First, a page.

Day 108

Read Mark 14:26-31.

Devotion by: Robert Leatherwood
Foretelling Peter’s Denials

Was Peter sincerely telling the truth when he said to Jesus, "I am ready to die for you"? What do you think, did he mean it? Less than ten hours later he had denied Christ three times. How did it happen? Why did it happen? Are we doomed to fail, regardless of how sincere we are? Can we possibly do any better than Peter did? All the disciples made a similar vow, and all forsook Jesus at the moment of tribulation. Is there any chance for any of us to overcome temptation?

Sincerity alone will not save you. Why did this happen? Peter was relying on his strength, on his willpower, on his resolve. He was relying on the sincerity of his commitment. End result: triple failure.

The only remedy that seems reasonable is that we humbly ask God for His power and His deliverance and admit our inadequacies in strength, wisdom, and willpower. We must fully surrender to His Lordship. We must embrace our weakness as a continual reminder of our dependency upon God. And we must use our weakness as a prompt to cry out to God for His power to flow through our lives. We just cannot depend on our strength, ingenuity, resolve or sincerity. It is the glory of God to deliver us from evil and temptation.

Paul taught us about God's purpose for our weaknesses when he declared his inadequacy to overcome his problem "thorn in the flesh." It was agitating him. He believed that his “thorny” weakness was thwarting his spiritual impact. He even concluded it was Satan using this inadequacy, this weakness, to destroy his effectiveness. But the Lord's reply solves the dilemma of his weakness and offers the source of power for victory, “my grace is sufficient for you, for my strength is made perfect in weakness.” God sovereignly showcases our weakness for His greater glory. If we will depend on Him in humility, He delights to show Himself strong on behalf of those whose hearts fully trust in Him. ‬‬‬‬‬‬‬‬‬‬‬‬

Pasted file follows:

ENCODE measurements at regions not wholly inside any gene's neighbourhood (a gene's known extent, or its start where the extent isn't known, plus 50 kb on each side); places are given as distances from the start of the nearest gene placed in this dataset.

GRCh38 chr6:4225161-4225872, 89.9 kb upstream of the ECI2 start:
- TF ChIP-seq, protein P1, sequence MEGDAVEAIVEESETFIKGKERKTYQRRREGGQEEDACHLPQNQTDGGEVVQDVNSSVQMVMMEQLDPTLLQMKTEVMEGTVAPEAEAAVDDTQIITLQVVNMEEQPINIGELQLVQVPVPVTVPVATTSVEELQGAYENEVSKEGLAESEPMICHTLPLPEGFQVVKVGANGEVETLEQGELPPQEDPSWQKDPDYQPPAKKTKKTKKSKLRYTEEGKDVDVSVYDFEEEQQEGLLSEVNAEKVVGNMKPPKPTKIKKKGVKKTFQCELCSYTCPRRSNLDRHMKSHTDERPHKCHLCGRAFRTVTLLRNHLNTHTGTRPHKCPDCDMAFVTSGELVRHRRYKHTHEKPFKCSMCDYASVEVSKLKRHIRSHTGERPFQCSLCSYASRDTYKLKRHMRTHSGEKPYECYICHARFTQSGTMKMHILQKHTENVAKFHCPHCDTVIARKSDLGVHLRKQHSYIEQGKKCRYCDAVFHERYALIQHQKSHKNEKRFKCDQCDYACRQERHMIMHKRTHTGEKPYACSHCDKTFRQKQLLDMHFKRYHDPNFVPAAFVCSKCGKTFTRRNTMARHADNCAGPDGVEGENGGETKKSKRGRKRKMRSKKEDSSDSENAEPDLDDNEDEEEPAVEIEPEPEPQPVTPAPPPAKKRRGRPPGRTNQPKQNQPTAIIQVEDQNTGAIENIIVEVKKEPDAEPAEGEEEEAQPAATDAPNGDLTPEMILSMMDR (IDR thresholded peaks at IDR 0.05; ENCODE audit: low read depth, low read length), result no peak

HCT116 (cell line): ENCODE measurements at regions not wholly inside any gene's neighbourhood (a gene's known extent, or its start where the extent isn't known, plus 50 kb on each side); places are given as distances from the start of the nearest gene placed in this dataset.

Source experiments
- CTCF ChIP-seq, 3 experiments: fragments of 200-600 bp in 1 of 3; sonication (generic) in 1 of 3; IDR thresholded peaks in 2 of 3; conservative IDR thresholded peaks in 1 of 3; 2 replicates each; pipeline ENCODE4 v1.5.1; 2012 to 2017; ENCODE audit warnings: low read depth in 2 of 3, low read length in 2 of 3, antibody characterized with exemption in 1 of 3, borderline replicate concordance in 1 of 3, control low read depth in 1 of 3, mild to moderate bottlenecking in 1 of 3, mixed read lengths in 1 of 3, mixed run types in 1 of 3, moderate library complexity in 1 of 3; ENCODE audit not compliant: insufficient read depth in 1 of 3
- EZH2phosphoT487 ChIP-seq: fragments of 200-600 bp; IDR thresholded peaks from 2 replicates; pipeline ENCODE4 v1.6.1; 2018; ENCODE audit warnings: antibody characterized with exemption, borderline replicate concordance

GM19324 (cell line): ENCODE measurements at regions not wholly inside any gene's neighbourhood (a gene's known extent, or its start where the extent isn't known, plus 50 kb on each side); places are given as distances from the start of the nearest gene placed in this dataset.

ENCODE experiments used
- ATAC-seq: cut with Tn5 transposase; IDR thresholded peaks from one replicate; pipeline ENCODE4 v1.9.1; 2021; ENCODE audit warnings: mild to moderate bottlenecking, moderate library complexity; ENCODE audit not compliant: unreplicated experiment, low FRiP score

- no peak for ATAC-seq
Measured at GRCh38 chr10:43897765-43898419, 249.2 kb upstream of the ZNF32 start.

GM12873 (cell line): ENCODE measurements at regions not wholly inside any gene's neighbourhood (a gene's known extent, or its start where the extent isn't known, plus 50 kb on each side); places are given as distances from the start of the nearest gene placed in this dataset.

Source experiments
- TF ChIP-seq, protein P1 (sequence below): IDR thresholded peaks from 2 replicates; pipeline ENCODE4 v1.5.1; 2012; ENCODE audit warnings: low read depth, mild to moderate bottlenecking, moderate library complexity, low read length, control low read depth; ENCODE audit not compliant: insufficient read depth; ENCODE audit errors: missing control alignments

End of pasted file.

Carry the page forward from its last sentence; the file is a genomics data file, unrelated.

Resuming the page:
The prophet Zechariah speaks to this issue when he writes, "Not by might, nor by power, but by my Spirit," says the Lord of Hosts (Zechariah 4:6).

Jeremiah makes God's glory the clear issue; it is His strength, not ours. He writes, “Thus says the Lord, 'Let not the wise man boast in his wisdom, let not the mighty man boast in his might, let not the rich man boast in his riches, but let him who boasts boast in this, that he understands and knows me, that I am the Lord who practices steadfast love, justice, and righteousness in the earth. For in these things I delight,' declares the Lord” (Jeremiah 9:23-24).

Paul seems to write the clincher on this when he wrote, “God chose the weak things of the world ... and used them to bring to nothing what the world considers important. As a result, no one can ever boast in the presence of God … God has united you with Christ Jesus. For our benefit, God made Him to be wisdom itself. Christ made us right with God; He made us pure and holy, and He freed us from sin. Therefore, as the Scriptures say, 'If you want to boast, boast only about the Lord'" (1 Corinthians 1:27–31).

Therefore let us humbly admit our personal weakness and ask God for His deliverance. Promise now to give God the glory when the victory comes, and you will see the power of God manifest through your weakness.

Jessica Spivey